Oxford University’s Archive of Performance of Greek and Roman Drama (APGRD) presents Beyond the Text: Chorus in the twenty-first century, a lecture/performance of choruses from Euripides’ Medea, with Marie-Louise Crawley (choreographer), Struan Leslie (Dramaturg, Movement Director), Malcolm Atkins (Composer).  This presentation is the culmination of a week-long workshop with a chorus of professional dancers and students kindly supported by DANSOX, C-DaRE (University of Coventry) and the Oxford University Classical Drama Society (OUCDS).

Performance:  Thursday 26 September, 5pm

Venue:   Jacqueline du Pre Music Building, St Hilda’s College, Cowley Place, Oxford OX1 4DY

Tickets:  Free all welcome; no booking required.

You may also be interested in the APGRD’s free multimedia/interactive ebook on the performance history of Euripides’ Medea – find out more

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Ana’s Time, a celebration in film, poetry and music of Ana Barbour’s contribution to the arts, took place at Film Oxford the day before what would have been her fifty-second birthday. The audience, which included many of her collaborators, shared laughter and tears as a showing of some her short films brought back memories of Barbour as a performer and creative artist.

Barbour’s film output demonstrates even more than her live performances her capacity to imagine and then present to others her extraordinary vision of the world. Borderlands, opens to the sound of marching feet, before fingers, and then hands, seem to tiptoe over a mossy wall. There is a troubling humour about her presentation of the human body in the landscape as apparently disembodied body parts squirm through vegetation. Footage, a film around a line-up of bare feet, and Eye-I, in which an eye watches from the side of the screen, are witty but unsettling; in Crow’s Playmates, Barbour seems to levitate above the billowing grass, while in My Time (2011) she confronts the problem of her ageing body. The irony is that Barbour did not live to grow old. (more…)

Confluence Collective is inspired by the musical traditions of Oxford’s richly diverse communities. Its unique and constantly expanding repertoire blends music from Asia, Africa, Europe and Latin America. Confluence Collective has no boundaries; its musicians will transport you from Portugal to the Punjab, from Spain to Senegal, from Iran to India, in fact to anywhere in the world.  Increasingly dance is becoming a part of Confluence events which are open to all, and the Collective welcomes dancers of all genres.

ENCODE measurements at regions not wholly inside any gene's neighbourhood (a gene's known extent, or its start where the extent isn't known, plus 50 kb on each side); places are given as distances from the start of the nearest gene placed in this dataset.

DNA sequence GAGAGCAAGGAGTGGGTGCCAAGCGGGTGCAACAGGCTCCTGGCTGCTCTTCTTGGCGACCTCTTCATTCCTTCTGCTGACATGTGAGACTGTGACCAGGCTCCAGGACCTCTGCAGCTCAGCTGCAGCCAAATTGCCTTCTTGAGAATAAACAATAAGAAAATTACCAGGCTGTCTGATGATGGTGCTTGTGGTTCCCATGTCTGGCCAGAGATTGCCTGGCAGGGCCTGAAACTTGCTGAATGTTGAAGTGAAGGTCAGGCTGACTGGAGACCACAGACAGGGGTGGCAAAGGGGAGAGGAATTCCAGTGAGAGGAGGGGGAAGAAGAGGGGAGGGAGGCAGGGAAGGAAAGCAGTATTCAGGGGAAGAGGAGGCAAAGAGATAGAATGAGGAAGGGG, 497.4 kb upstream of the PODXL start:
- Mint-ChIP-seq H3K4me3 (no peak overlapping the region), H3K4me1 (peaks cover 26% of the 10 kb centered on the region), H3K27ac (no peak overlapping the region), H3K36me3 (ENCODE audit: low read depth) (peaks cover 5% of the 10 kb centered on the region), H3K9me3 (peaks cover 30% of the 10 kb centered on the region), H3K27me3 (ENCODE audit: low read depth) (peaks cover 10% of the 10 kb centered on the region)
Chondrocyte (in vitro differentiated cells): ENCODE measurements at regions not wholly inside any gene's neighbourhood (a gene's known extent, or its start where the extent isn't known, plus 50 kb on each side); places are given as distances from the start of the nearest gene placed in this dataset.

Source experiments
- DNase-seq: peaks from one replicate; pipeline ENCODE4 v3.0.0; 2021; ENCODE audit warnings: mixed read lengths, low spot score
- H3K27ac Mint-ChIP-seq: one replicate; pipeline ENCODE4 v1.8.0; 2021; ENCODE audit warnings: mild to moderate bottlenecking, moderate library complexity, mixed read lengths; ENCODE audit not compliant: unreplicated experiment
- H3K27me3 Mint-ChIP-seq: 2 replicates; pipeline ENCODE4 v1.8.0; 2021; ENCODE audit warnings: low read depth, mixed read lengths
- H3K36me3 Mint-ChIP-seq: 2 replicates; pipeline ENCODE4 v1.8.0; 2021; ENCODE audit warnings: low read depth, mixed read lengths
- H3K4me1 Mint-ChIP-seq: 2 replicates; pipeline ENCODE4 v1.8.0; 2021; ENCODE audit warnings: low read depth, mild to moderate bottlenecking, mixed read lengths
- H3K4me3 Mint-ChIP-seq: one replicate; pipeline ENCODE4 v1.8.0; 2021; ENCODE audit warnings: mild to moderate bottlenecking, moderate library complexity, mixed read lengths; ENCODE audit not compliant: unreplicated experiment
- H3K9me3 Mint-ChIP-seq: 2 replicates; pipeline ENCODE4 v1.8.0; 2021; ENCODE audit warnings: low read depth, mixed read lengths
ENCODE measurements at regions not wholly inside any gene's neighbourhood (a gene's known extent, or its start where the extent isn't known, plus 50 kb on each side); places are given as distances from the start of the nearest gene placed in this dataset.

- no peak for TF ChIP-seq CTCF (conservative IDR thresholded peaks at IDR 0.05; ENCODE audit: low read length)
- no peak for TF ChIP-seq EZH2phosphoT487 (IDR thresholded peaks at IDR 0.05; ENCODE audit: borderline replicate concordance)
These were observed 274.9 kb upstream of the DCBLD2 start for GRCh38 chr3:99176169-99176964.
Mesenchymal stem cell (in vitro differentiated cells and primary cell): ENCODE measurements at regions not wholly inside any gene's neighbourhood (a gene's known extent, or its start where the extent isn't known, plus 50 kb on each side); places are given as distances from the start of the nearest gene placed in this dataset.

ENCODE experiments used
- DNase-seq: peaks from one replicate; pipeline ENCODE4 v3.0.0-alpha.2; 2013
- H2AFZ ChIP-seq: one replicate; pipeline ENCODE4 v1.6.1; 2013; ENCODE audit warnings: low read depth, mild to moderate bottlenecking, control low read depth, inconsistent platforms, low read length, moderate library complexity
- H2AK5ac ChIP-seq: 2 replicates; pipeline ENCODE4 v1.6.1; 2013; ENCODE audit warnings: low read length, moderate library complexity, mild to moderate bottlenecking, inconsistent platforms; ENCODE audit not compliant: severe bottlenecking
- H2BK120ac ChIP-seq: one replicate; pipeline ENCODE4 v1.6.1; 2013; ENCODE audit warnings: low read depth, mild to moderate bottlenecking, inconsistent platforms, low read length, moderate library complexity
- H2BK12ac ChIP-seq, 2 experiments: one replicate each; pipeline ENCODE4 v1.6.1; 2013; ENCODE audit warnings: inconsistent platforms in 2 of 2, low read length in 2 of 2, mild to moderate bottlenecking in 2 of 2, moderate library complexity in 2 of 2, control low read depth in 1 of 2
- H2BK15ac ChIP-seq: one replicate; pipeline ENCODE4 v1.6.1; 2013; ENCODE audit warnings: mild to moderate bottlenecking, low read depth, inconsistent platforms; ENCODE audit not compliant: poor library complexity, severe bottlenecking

The next monthly Confluence Cafe takes place on Saturday 19th May.  At this free event there will be music, dance and poetry from around the world, as expressed by people living in Oxford. There will be food and good company, and if you would like to perform or take part in a performance, then there will be plenty of opportunity. Bring and share food, music, dance or poetry or just come along and enjoy.

There will be some special considerations of the work of Rumi and a chance to join in with some group songs written for the Littlemore Oratorio – in particular All Shall be Well arranged from mystic words by Andrew Smith and Malcolm Atkins

The Confluence Collective look forward to seeing you there.

Date:  Saturday 19th May 2.00-5.00pm

Venue:  St Luke’s Church, Canning Crescent, Oxford OX1 4XB

Find out more here

 

liminal /ˈlɪmɪn(ə)l/ (adj.)
Relating to a transitional or initial stage of a process.
Occupying a position at, or on both sides of, a boundary or threshold

At the winter solstice, as the earth tilts fractionally once more towards the sun, in the glimmering pre-dawn stillness, at the moment before waking when the dream dissolves, or just before sleep as the moorings of consciousness are let slip, or as the last breath leaves the body and the soul drifts away, or at the point when the old order is left behind and the new is all ahead – these liminal states and the possibilities they suggest are explored in Café Reason Butoh Dance Theatre‘s new, part-improvised show Limina.